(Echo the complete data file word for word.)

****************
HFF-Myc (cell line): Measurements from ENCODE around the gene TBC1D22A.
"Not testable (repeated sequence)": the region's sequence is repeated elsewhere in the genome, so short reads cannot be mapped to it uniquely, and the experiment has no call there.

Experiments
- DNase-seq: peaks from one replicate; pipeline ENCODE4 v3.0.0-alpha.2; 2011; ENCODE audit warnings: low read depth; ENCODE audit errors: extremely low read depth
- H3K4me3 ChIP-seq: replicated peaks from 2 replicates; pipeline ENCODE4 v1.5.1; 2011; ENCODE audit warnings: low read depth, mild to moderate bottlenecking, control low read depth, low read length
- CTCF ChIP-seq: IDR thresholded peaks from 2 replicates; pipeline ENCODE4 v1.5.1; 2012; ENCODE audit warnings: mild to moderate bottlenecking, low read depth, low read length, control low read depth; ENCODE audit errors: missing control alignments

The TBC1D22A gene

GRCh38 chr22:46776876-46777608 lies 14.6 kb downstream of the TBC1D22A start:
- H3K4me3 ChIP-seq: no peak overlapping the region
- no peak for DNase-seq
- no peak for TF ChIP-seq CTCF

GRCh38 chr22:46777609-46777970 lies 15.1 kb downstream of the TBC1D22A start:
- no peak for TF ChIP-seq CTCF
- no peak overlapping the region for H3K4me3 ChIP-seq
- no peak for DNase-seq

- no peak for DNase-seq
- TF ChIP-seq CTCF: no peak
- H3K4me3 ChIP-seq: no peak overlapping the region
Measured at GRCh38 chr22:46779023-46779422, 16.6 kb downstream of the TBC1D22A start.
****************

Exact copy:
HFF-Myc (cell line): Measurements from ENCODE around the gene TBC1D22A.
"Not testable (repeated sequence)": the region's sequence is repeated elsewhere in the genome, so short reads cannot be mapped to it uniquely, and the experiment has no call there.

Experiments
- DNase-seq: peaks from one replicate; pipeline ENCODE4 v3.0.0-alpha.2; 2011; ENCODE audit warnings: low read depth; ENCODE audit errors: extremely low read depth
- H3K4me3 ChIP-seq: replicated peaks from 2 replicates; pipeline ENCODE4 v1.5.1; 2011; ENCODE audit warnings: low read depth, mild to moderate bottlenecking, control low read depth, low read length
- CTCF ChIP-seq: IDR thresholded peaks from 2 replicates; pipeline ENCODE4 v1.5.1; 2012; ENCODE audit warnings: mild to moderate bottlenecking, low read depth, low read length, control low read depth; ENCODE audit errors: missing control alignments

The TBC1D22A gene

GRCh38 chr22:46776876-46777608 lies 14.6 kb downstream of the TBC1D22A start:
- H3K4me3 ChIP-seq: no peak overlapping the region
- no peak for DNase-seq
- no peak for TF ChIP-seq CTCF

GRCh38 chr22:46777609-46777970 lies 15.1 kb downstream of the TBC1D22A start:
- no peak for TF ChIP-seq CTCF
- no peak overlapping the region for H3K4me3 ChIP-seq
- no peak for DNase-seq

- no peak for DNase-seq
- TF ChIP-seq CTCF: no peak
- H3K4me3 ChIP-seq: no peak overlapping the region
Measured at GRCh38 chr22:46779023-46779422, 16.6 kb downstream of the TBC1D22A start.